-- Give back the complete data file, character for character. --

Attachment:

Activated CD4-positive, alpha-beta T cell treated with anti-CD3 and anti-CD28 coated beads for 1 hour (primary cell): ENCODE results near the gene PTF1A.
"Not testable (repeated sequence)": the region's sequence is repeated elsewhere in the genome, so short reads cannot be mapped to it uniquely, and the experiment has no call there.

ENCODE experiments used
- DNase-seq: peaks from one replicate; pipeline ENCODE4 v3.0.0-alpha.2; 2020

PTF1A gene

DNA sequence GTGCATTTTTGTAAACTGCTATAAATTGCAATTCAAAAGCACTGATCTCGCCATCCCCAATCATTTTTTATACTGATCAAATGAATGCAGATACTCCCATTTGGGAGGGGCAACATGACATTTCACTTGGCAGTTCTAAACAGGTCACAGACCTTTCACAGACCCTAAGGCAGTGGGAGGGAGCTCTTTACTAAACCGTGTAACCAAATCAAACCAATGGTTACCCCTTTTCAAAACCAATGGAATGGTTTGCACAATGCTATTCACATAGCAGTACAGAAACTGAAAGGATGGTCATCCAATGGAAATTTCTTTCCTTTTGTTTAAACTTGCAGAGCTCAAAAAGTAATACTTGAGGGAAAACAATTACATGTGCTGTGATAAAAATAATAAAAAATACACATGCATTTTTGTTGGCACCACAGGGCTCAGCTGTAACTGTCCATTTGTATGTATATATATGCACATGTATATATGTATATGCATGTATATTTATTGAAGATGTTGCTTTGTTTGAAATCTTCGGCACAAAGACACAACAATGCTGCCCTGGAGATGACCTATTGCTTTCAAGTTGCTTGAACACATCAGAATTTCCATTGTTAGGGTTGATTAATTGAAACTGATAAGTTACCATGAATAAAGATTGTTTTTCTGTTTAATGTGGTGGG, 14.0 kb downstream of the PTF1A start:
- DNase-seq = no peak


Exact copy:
Activated CD4-positive, alpha-beta T cell treated with anti-CD3 and anti-CD28 coated beads for 1 hour (primary cell): ENCODE results near the gene PTF1A.
"Not testable (repeated sequence)": the region's sequence is repeated elsewhere in the genome, so short reads cannot be mapped to it uniquely, and the experiment has no call there.

ENCODE experiments used
- DNase-seq: peaks from one replicate; pipeline ENCODE4 v3.0.0-alpha.2; 2020

PTF1A gene

DNA sequence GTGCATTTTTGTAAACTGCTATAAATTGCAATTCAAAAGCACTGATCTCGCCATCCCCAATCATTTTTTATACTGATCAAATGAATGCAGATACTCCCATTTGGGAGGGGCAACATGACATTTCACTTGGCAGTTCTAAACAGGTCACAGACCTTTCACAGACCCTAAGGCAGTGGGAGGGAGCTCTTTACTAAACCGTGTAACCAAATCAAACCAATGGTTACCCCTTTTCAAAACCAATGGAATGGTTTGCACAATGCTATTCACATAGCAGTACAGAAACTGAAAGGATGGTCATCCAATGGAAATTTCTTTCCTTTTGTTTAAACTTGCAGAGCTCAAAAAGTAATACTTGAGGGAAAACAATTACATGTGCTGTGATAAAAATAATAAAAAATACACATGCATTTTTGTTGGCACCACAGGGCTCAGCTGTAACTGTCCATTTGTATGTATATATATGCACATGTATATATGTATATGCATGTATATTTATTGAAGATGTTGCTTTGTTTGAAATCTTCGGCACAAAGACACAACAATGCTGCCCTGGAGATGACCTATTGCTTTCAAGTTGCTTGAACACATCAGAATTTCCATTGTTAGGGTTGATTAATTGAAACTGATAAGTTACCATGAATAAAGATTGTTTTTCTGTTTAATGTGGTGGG, 14.0 kb downstream of the PTF1A start:
- DNase-seq = no peak